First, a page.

How can these two chances be reconciled? It is worth recalling here an important difference in the calculation of the bonus gaps – they are calculated only from those that received a bonus. By adding or removing lots of low value bonuses, the pool used in the calculation can change and this affects the overall gaps.
During the pandemic, employers took many different types of action in the struggle to survive. Some had to remove low value bonuses to save money, whereas others were able to take the opposite approach and made special "covid bonuses" to reward employees during difficult times. These different approaches have changed bonus gaps.
In previous years, employers generally increased the proportion of women in the upper quartile (the highest paid). Getting more women into the most senior and best paid roles is a key part of any employer's objective of reducing a gender pay gap.
However, increasing the proportion of men in the lower quartile (lowest paid) would also reduce gender pay gaps. Because these roles tend to have highest turnover and lowest barriers to entry, it can often be the quickest "win" when it comes to reducing gaps. The graph below shows that perhaps this idea is starting to be embraced more by employers. For the first year, there has been (on average) a small increase in the proportion of men in the lower quartile. However, it is also possible that it is just a reversal of the drop in the previous year.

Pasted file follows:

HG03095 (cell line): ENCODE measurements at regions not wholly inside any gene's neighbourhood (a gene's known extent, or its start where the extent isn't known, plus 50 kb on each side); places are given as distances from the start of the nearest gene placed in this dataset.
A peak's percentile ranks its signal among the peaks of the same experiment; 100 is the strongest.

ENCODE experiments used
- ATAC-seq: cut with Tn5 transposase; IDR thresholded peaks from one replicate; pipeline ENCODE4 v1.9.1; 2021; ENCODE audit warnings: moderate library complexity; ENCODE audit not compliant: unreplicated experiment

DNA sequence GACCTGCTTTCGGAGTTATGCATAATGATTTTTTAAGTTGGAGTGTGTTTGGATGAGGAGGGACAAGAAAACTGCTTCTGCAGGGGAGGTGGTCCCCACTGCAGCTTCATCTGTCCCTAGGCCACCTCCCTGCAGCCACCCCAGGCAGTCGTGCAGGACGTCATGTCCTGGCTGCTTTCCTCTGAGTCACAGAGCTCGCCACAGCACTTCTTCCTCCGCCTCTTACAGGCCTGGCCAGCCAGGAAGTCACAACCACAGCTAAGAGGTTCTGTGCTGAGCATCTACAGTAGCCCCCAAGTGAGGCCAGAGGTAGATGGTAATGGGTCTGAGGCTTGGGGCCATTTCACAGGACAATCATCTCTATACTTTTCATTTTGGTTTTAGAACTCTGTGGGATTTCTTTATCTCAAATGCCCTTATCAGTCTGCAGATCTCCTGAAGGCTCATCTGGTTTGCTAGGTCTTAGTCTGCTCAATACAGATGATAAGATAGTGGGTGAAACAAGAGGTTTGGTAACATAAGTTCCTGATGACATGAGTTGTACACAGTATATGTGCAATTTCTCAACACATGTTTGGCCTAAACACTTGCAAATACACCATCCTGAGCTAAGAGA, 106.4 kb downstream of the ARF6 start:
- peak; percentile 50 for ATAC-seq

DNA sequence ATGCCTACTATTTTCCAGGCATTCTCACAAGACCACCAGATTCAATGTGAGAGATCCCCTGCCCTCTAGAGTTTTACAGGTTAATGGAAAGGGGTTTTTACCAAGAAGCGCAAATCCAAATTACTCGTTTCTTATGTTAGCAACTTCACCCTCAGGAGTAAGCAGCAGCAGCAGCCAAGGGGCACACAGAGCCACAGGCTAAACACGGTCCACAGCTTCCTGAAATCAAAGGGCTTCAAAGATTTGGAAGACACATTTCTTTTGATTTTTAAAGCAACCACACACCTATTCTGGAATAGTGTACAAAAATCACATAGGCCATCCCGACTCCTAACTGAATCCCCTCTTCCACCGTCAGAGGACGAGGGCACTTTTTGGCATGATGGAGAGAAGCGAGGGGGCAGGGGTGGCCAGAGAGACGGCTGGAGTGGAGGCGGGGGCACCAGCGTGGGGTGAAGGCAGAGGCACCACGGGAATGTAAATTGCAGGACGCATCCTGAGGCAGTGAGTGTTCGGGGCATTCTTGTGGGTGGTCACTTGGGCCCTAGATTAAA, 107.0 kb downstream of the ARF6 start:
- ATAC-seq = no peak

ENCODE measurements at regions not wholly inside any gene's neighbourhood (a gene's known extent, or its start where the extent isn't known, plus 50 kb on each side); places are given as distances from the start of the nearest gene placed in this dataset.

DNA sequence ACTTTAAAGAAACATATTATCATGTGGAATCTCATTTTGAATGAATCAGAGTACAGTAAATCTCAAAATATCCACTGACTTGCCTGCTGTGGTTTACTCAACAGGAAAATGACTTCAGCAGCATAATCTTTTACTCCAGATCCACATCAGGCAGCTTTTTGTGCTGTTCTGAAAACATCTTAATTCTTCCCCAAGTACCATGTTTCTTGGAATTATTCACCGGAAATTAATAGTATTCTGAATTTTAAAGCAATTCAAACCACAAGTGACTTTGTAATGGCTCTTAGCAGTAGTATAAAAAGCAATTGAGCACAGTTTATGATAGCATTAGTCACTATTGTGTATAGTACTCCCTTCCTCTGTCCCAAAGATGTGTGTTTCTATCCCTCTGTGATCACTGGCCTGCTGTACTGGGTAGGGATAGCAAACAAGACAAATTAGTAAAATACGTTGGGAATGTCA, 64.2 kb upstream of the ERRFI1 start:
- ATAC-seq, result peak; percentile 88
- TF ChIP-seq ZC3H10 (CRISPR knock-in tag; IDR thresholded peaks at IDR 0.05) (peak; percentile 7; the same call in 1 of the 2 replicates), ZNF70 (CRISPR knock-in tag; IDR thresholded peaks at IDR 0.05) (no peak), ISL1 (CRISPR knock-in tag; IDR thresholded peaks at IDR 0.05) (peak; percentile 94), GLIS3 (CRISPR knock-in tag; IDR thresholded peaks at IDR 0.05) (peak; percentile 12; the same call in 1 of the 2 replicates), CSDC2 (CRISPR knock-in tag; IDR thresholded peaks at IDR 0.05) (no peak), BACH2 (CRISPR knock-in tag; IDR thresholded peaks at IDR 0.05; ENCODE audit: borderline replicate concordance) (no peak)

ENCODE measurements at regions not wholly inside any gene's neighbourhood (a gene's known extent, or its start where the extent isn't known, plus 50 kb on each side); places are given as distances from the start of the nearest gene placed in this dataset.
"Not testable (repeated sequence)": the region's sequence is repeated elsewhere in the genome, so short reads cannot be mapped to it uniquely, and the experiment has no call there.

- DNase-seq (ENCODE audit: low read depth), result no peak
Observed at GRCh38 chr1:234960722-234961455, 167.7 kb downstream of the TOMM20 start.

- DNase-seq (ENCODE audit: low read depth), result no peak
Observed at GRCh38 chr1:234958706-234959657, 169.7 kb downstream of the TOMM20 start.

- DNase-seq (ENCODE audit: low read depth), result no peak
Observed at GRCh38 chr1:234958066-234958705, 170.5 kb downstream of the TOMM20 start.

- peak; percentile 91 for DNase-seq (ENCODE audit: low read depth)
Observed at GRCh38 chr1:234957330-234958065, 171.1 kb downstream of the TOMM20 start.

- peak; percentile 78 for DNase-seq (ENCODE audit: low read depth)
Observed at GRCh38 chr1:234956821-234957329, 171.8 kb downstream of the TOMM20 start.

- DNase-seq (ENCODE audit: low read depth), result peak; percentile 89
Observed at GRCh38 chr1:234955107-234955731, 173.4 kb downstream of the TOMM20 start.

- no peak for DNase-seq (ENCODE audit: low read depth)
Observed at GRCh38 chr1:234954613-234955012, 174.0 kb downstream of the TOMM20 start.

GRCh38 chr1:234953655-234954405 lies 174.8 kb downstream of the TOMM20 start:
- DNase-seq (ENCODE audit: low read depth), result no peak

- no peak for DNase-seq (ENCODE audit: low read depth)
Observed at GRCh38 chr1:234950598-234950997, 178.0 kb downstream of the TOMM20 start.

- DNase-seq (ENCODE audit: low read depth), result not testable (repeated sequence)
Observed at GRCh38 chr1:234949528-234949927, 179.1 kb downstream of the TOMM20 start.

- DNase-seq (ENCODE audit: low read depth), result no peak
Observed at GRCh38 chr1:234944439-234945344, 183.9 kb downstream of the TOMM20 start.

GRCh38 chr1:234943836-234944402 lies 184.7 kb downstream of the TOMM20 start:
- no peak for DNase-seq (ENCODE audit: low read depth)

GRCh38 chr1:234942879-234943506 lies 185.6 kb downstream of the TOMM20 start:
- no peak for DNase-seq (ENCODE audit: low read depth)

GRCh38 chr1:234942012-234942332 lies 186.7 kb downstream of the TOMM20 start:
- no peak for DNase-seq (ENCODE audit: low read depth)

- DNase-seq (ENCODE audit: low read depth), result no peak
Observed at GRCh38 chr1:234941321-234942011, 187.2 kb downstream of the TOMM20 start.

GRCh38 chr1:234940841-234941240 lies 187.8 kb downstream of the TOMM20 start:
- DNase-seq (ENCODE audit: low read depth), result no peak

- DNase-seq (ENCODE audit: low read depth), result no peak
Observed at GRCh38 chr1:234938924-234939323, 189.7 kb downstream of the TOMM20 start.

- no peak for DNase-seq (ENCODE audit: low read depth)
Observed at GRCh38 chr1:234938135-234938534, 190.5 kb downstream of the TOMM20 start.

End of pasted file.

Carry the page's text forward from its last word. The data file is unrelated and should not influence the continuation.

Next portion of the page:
On average, 2021 was the first year that most employers did not increase the proportion of women in the upper (highest paid) quartile. At the same time, there has been no real change in the proportion of employers that have seen an increase in men in the lower quartile – it's still not an area where most employers are seeing changes. Given the above, this suggests that in those employers that have seen changes, they have been of a larger degree.
For further information on this topic please contact Tom Heys at Lewis Silkin by telephone (+44 20 7074 8000) or email ([email protected]). The Lewis Silkin website can be accessed at www.lewissilkin.com.